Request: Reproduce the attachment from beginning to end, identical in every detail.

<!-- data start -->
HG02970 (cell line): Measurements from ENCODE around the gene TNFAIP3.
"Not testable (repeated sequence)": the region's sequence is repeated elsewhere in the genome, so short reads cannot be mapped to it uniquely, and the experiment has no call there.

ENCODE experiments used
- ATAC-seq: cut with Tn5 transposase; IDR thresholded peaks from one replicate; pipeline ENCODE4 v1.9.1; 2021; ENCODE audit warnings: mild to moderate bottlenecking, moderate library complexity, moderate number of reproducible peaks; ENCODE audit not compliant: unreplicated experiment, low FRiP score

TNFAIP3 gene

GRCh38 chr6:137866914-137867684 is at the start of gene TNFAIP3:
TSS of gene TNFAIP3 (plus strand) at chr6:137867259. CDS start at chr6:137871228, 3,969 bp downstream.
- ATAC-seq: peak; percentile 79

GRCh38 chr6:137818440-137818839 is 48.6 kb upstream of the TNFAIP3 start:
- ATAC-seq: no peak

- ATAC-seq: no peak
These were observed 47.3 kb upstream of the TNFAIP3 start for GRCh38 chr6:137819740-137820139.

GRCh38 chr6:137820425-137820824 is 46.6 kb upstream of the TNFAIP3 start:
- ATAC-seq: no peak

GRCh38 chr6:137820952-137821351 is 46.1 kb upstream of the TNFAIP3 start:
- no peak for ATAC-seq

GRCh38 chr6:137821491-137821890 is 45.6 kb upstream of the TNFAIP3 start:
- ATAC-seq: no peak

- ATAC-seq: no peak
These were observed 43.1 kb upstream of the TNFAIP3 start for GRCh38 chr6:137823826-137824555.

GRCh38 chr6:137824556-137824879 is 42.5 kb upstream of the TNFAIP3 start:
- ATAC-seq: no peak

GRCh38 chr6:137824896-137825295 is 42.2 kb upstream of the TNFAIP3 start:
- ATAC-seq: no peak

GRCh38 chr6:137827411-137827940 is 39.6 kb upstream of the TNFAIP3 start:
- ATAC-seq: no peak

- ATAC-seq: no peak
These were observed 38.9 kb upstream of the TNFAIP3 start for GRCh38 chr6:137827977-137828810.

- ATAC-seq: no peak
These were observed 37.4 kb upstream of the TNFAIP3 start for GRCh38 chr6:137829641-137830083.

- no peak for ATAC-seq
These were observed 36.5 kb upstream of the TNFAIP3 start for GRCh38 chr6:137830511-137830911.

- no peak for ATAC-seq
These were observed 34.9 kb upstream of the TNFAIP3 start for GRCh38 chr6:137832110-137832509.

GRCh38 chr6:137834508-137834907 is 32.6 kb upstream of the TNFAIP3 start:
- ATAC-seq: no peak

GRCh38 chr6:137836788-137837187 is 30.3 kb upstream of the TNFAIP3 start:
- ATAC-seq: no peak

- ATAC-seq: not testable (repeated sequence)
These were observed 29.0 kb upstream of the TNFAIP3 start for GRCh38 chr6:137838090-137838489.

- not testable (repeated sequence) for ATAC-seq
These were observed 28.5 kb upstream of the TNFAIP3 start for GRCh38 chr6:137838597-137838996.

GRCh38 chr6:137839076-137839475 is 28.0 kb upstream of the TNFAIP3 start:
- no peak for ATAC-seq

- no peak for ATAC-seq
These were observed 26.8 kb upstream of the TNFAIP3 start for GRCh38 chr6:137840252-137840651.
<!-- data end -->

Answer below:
HG02970 (cell line): Measurements from ENCODE around the gene TNFAIP3.
"Not testable (repeated sequence)": the region's sequence is repeated elsewhere in the genome, so short reads cannot be mapped to it uniquely, and the experiment has no call there.

ENCODE experiments used
- ATAC-seq: cut with Tn5 transposase; IDR thresholded peaks from one replicate; pipeline ENCODE4 v1.9.1; 2021; ENCODE audit warnings: mild to moderate bottlenecking, moderate library complexity, moderate number of reproducible peaks; ENCODE audit not compliant: unreplicated experiment, low FRiP score

TNFAIP3 gene

GRCh38 chr6:137866914-137867684 is at the start of gene TNFAIP3:
TSS of gene TNFAIP3 (plus strand) at chr6:137867259. CDS start at chr6:137871228, 3,969 bp downstream.
- ATAC-seq: peak; percentile 79

GRCh38 chr6:137818440-137818839 is 48.6 kb upstream of the TNFAIP3 start:
- ATAC-seq: no peak

- ATAC-seq: no peak
These were observed 47.3 kb upstream of the TNFAIP3 start for GRCh38 chr6:137819740-137820139.

GRCh38 chr6:137820425-137820824 is 46.6 kb upstream of the TNFAIP3 start:
- ATAC-seq: no peak

GRCh38 chr6:137820952-137821351 is 46.1 kb upstream of the TNFAIP3 start:
- no peak for ATAC-seq

GRCh38 chr6:137821491-137821890 is 45.6 kb upstream of the TNFAIP3 start:
- ATAC-seq: no peak

- ATAC-seq: no peak
These were observed 43.1 kb upstream of the TNFAIP3 start for GRCh38 chr6:137823826-137824555.

GRCh38 chr6:137824556-137824879 is 42.5 kb upstream of the TNFAIP3 start:
- ATAC-seq: no peak

GRCh38 chr6:137824896-137825295 is 42.2 kb upstream of the TNFAIP3 start:
- ATAC-seq: no peak

GRCh38 chr6:137827411-137827940 is 39.6 kb upstream of the TNFAIP3 start:
- ATAC-seq: no peak

- ATAC-seq: no peak
These were observed 38.9 kb upstream of the TNFAIP3 start for GRCh38 chr6:137827977-137828810.

- ATAC-seq: no peak
These were observed 37.4 kb upstream of the TNFAIP3 start for GRCh38 chr6:137829641-137830083.

- no peak for ATAC-seq
These were observed 36.5 kb upstream of the TNFAIP3 start for GRCh38 chr6:137830511-137830911.

- no peak for ATAC-seq
These were observed 34.9 kb upstream of the TNFAIP3 start for GRCh38 chr6:137832110-137832509.

GRCh38 chr6:137834508-137834907 is 32.6 kb upstream of the TNFAIP3 start:
- ATAC-seq: no peak

GRCh38 chr6:137836788-137837187 is 30.3 kb upstream of the TNFAIP3 start:
- ATAC-seq: no peak

- ATAC-seq: not testable (repeated sequence)
These were observed 29.0 kb upstream of the TNFAIP3 start for GRCh38 chr6:137838090-137838489.

- not testable (repeated sequence) for ATAC-seq
These were observed 28.5 kb upstream of the TNFAIP3 start for GRCh38 chr6:137838597-137838996.

GRCh38 chr6:137839076-137839475 is 28.0 kb upstream of the TNFAIP3 start:
- no peak for ATAC-seq

- no peak for ATAC-seq
These were observed 26.8 kb upstream of the TNFAIP3 start for GRCh38 chr6:137840252-137840651.